Closer caregiver and care-recipient relationships predict lower informal costs of dementia care: The Cache County Dementia Progression Study

Gail B. Rattinger, Elizabeth B. Fauth, Stephanie Behrens, Chelsea Sanders, Sarah Schwartz, Maria C. Norton, Chris Corcoran, C. Daniel Mullins, Constantine G. Lyketsos, Jo Ann T. Tschanz

Research output: Contribution to journalArticlepeer-review

Abstract

Introduction Identifying factors associated with lower dementia care costs is essential. We examined whether two caregiver factors were associated with lower costs of informal care. Methods A total of 271 care dyads of the Cache County Dementia Study were included. Estimates of informal costs were based on caregiver reports of time spent in care-related activities and inflation-adjusted 2012 Utah median hourly wages. Caregiver coping and emotional closeness with the care-recipient were assessed using the Ways of Coping Checklist–Revised and Relationship Closeness Scale, respectively. Results Higher closeness was associated with 24% lower costs (expβ = 0.763 [95% confidence interval: 0.583–0.999]) in linear mixed models controlling for demographics and baseline dementia severity and duration. Problem-focused coping was not associated with informal costs (P = .354). Discussion Caregiver closeness, a potentially modifiable factor, predicted lower dementia informal care costs over time. Future studies examining the care environment in closer dyads may identify specific care-related behaviors or strategies that are associated with lower costs.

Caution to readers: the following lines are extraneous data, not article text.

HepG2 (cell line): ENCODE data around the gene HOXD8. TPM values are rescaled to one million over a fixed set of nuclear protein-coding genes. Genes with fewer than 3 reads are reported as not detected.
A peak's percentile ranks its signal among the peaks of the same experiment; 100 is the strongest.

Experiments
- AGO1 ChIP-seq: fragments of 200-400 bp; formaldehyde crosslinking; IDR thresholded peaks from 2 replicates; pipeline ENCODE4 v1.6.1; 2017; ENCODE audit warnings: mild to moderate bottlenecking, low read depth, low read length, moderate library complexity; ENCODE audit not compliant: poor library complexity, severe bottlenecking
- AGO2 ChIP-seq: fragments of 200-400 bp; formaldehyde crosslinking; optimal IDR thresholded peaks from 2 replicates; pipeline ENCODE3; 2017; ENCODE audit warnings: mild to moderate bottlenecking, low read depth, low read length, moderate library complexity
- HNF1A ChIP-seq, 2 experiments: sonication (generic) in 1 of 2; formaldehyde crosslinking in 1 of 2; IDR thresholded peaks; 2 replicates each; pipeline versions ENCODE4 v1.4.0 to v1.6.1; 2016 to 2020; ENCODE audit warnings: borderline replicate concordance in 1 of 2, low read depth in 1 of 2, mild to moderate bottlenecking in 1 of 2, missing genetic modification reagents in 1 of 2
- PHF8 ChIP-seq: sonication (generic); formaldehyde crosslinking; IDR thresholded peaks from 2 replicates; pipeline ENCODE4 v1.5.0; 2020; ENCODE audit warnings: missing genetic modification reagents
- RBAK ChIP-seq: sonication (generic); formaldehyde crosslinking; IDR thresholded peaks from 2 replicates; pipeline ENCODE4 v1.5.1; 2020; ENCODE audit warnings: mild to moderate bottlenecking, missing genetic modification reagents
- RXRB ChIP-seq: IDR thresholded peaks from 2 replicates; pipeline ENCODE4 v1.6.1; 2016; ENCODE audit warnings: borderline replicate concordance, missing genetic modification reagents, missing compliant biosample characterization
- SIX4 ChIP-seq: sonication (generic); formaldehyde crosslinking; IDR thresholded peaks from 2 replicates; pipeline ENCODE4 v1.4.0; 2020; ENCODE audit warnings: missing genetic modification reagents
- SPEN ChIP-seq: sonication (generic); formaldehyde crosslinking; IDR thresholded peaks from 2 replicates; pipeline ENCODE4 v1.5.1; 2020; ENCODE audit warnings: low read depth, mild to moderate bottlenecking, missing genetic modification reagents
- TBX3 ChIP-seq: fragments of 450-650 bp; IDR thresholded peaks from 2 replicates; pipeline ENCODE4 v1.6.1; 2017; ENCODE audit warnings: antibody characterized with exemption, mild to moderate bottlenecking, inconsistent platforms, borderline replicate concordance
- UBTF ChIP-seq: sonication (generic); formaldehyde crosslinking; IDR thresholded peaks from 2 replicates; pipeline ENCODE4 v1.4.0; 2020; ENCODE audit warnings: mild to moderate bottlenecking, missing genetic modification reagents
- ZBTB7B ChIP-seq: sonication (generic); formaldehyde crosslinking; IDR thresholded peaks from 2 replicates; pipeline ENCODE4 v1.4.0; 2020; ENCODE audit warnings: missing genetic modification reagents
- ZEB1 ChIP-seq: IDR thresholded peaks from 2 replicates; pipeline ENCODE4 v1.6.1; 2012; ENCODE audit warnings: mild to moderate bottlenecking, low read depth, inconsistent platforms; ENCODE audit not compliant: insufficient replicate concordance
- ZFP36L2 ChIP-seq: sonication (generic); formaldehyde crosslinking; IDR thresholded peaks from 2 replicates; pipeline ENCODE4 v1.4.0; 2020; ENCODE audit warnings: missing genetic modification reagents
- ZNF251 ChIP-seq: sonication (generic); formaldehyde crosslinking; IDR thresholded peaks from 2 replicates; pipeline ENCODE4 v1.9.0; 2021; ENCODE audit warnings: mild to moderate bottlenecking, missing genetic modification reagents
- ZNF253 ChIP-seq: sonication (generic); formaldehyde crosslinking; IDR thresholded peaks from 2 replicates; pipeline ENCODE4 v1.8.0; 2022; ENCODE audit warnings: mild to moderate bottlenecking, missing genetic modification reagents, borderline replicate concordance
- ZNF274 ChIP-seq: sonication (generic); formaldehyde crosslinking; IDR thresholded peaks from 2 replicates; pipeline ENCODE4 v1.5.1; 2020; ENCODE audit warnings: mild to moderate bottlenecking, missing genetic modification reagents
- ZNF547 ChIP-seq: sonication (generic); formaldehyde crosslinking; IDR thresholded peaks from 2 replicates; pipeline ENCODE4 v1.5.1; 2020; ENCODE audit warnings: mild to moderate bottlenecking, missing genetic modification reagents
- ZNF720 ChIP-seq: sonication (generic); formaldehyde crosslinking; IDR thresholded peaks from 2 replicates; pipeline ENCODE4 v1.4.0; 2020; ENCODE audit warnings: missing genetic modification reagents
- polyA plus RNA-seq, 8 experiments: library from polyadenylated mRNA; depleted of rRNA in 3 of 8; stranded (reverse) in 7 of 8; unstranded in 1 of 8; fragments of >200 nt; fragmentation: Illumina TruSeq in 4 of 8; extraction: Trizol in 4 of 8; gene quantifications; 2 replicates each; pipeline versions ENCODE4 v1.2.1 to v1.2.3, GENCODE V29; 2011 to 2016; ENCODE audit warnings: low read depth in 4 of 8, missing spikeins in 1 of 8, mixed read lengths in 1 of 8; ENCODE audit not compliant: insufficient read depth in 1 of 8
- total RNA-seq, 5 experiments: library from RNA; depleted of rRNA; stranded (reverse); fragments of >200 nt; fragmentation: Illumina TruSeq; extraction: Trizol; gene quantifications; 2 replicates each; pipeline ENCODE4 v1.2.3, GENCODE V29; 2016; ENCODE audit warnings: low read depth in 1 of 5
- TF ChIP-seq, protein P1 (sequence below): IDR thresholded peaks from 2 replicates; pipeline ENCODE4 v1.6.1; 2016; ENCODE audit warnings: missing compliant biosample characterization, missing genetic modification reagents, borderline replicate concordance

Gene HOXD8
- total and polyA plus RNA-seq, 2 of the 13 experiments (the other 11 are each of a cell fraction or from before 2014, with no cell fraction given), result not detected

Original languageEnglish (US)
Pages (from-to)917-924
Number of pages8
JournalAlzheimer's and Dementia
Volume12
Issue number8
DOIs
StatePublished - Aug 1 2016

Keywords

  • Caregiver
  • Informal costs of dementia
  • Relationship closeness

ASJC Scopus subject areas

  • Epidemiology
  • Health Policy
  • Developmental Neuroscience
  • Clinical Neurology
  • Geriatrics and Gerontology
  • Psychiatry and Mental health
  • Cellular and Molecular Neuroscience

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